I can well believe that many will think that I am setting the standard of Sabbath observance far too high. The thoughtless and worldly, the lovers of money and lovers of pleasure, will all exclaim that I am requiring what is impossible. It is easy to make such assertions. The only question for a Christian ought to be," What does the Bible teach?" God's measure of what is right must surely not be brought down to the measure of man: man's measure should rather be brought up to the measure of God.

I want no other standard of Sabbath observance than that which is laid down in the fourth commandment. I want neither more nor less. It is a rule which has been sanctioned by the Prayer-book of the Church of England the writings of all the leading Puritans, and the Scotch Confession of Faith. No English Churchman, no Scotch Presbyterian, no Nonconformist who walks in the steps of his forefathers, has any just right to find fault with it.

I maintain no other standard of Sabbath observance than that which all the best and holiest Christians, of every church and nation, have maintained almost -without exception. It is extraordinary to mark the harmony there is among them on this point. They have differed widely on other subjects in religion:—they have even disagreed as to the grounds on which they defend Sabbath sanctification:—but as soon as you come to the practical question, "how the Lord's day ought to be observed," the unity among them is truly surprising.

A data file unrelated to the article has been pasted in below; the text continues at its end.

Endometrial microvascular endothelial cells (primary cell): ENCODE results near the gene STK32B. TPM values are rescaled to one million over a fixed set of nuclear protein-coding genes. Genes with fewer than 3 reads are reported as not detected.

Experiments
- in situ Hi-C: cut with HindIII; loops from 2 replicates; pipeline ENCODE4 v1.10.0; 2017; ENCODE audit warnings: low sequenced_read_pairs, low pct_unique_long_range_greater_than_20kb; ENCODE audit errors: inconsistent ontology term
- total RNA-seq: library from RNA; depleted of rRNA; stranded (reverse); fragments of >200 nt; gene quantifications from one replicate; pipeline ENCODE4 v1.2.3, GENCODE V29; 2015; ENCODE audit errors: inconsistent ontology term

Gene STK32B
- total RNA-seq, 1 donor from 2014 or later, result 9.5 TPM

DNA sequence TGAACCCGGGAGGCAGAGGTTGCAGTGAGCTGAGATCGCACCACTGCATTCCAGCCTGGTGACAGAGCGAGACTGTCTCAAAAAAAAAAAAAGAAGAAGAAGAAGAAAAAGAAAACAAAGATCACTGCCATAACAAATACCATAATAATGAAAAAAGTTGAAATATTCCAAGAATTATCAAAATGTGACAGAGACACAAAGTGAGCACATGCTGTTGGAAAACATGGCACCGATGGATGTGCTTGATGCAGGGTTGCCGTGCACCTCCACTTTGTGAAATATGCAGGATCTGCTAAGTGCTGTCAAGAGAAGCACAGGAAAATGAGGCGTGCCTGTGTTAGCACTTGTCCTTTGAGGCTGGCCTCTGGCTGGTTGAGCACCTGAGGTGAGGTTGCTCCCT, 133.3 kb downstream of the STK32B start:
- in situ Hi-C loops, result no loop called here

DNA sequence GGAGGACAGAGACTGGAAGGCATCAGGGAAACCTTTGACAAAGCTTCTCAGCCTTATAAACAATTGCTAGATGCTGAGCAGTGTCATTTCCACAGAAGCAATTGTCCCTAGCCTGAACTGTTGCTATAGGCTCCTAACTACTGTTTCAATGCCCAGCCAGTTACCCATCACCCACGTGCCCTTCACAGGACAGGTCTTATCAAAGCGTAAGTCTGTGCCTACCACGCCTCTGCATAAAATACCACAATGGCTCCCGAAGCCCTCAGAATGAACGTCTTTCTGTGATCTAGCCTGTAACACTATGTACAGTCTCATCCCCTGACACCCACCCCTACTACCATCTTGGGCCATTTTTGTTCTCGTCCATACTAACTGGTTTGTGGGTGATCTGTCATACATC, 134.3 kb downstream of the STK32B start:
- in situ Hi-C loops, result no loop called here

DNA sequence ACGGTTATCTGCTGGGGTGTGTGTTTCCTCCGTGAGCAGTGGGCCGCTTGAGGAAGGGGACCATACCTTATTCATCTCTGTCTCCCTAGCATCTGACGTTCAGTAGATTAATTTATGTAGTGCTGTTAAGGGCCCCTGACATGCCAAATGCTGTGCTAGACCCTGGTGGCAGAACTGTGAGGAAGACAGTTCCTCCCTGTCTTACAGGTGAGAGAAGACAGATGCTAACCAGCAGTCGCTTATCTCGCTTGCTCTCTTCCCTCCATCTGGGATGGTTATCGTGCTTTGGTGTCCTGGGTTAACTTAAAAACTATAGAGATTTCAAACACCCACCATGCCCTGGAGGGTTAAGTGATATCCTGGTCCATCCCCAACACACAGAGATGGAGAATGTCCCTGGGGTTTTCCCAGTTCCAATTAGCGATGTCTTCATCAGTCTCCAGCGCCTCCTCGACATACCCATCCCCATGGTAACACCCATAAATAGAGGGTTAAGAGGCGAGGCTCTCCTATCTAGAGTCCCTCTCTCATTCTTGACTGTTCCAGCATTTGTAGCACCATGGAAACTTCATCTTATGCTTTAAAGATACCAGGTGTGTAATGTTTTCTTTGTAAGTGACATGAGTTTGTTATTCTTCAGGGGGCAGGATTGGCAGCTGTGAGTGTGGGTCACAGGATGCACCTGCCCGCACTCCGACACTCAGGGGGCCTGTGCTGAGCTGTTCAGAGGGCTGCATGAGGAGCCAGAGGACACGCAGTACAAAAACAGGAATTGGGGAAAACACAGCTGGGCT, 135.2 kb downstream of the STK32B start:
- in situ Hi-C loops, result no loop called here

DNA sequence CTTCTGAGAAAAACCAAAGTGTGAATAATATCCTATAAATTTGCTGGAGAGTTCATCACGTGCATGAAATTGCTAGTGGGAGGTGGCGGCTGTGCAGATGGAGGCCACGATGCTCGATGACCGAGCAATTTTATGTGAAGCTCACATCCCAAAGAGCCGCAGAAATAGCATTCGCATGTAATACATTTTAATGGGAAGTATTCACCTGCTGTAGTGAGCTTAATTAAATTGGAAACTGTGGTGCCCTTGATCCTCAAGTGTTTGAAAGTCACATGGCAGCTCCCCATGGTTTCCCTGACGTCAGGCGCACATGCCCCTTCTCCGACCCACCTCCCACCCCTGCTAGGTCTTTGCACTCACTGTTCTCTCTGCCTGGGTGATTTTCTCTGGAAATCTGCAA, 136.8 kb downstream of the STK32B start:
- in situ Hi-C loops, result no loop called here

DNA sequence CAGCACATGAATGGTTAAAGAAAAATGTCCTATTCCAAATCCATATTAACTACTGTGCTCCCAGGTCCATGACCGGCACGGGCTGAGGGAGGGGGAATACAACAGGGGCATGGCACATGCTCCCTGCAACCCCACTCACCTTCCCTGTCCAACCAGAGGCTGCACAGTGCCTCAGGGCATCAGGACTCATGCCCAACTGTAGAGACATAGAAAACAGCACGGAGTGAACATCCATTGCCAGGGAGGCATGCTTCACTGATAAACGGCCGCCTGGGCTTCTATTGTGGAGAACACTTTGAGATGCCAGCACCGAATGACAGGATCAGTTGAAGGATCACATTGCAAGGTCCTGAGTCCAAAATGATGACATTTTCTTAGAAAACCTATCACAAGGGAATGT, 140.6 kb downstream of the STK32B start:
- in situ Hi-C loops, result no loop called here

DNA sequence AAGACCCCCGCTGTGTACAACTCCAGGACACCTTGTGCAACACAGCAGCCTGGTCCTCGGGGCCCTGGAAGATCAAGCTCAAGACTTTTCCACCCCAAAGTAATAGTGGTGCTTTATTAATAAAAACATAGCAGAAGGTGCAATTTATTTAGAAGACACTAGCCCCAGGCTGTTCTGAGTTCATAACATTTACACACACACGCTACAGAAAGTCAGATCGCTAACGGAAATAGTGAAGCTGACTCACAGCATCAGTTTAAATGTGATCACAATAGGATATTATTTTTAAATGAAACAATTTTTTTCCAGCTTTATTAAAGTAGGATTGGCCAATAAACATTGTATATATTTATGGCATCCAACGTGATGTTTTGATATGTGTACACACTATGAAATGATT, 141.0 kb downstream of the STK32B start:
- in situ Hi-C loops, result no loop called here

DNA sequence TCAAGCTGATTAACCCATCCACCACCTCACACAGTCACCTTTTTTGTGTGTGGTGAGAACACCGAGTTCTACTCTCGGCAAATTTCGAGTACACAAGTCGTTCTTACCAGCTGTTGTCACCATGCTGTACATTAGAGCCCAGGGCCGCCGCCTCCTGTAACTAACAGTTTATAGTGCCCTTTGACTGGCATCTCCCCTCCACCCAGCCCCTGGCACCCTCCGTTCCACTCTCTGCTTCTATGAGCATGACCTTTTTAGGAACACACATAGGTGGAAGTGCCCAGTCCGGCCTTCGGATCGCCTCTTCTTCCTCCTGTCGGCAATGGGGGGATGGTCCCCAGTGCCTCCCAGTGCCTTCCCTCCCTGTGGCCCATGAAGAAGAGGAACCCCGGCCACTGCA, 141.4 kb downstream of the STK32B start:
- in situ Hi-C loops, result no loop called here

Last, but not least, I want no other standard of Sabbath observance than that to which a calm, rational reflection on things yet to come, will lead every sober-minded person. Are we really going to die one day and leave this world? Are we about to appear before God in another state of existence? Have we any hope that we are about to spend an endless eternity in God's immediate presence? Are these things so, or are they not? Surely, if they are, it is not too much to ask men to give one day in seven to God: it is not too much to require them to test their own meetness for another world, by spending the Sabbath in special preparation for it. Common sense, reason, conscience, will combine, I think, to say, that if we cannot spare God one day in a week, we cannot be living as those ought to live who are going to die.

IV. The last thing I propose to do, is to expose some of the ways in which the Sabbath is profaned.

This is a painful and melancholy part of the subject: but it is one that must not be avoided. The Sabbath, no doubt, is far better kept than it was a hundred years ago. Nevertheless, after all that has been done, there remains amongst us a vast amount of Sabbath profanation, which is every week crying against England in the ears of God. The census of 1851 revealed the fearful fact that five millions of our fellow-countrymen go to no place of worship at all on a Sunday! It is a fact that should make our ears tingle. What an enormous quantity of weekly sin against God this single fact brings to light!

There are two kinds of Sabbath desecration which require to be noticed. One is that more private kind of which thousands are continually guilty, and which can only be checked by awakening men's consciences. The other is that more public kind, which can only be remedied by the pressure of public opinion, and the strong arm of the law.